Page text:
The Big Issue : Edition 468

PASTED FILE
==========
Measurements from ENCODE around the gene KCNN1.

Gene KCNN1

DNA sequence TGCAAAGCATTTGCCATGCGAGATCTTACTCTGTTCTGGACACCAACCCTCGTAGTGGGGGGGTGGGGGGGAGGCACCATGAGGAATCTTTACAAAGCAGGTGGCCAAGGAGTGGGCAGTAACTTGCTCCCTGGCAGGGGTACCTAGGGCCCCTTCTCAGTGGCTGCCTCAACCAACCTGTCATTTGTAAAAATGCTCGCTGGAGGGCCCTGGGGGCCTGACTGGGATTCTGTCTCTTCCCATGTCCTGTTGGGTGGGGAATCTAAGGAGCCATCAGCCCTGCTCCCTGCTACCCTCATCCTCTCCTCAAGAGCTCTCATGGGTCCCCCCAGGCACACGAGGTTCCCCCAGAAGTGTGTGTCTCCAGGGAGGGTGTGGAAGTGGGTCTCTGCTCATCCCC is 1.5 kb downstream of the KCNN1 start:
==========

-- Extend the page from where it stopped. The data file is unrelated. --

18 THEBIGISSUE26SEP–9OCT2014 My status changed from voluntary to involuntary. The private hospital found my mania and physical disabilities too much. Two ambos and two police constables. Strong-armed by one of the constables who later sang along with my euphoric performance in the ambulance. A fragile, featherweight bird handcuffed, caught in a metallic and vice-like grip. I am pressured to have electroconvulsive therapy (ECT), which I manage to escape with vehement resistance. I am terrified and want to find my mind again. I am attached to it. Four months of hospitalisation over a 12-month period. All of this uncomfortably under my belt. But I am still here, able to tell the tale. The good news is that I’m writing dramatic fiction again after years of silence. I have a performance coming up at a music venue. I have bipolar II, so I experience highs and lows beyond the norm. It’s a biological brain chemistry disorder that I have carried forever, but never knew. Cycling hypomania and depression – a bit different to bipolar I, where the highs are higher. The persistent hum of hypomania – the lower level of mania, where radical adventures like selling the house on a whim or indiscriminate sex are unlikely – still lurks. I try to manage it through meditation, exercise, adequate sleep and music. This is critical to my health. I take mood stabilisers and an anti-depressant as well as other miscellaneous pills. Eleven in total each day. They work. They keep me level. I have a new psychiatrist now, who has saved my life with his diligence and capacity to listen. I accept my diagnosis and am no longer ashamed. I still can’t work yet. Not yet. Not for money. Not with pressure. But I do some volunteer work – with an organisation helping the homeless, at St Vincent de Paul and with the Black Dog Institute through its education program. I am afraid of the future, when the pills might not be effective. The prospect of another hospitalisation terrifies me, but this is my life and I want to protect it. I will do what it takes. I REFLECT ON the fact that, were it not for the support of my family and friends and the love, staying power and economic support of my partner, I might have ended up in a very bad place. On cold nights I worry about those without a roof over their head. This is more meaningful than worrying about the next work deadline or what my boss thinks of me. I want to help anyone with a mental illness, diagnosed or not. I enjoy the beauty around me, but can now put it into perspective. You see, this is a story about hope. I am full of it. » JH Franke is a pseudonym. The Black Dog Institute offers free youth and community education sessions delivered by volunteer presenters with personal experience of a mood disorder or caring for a loved one. See blackdoginstitute.org.au.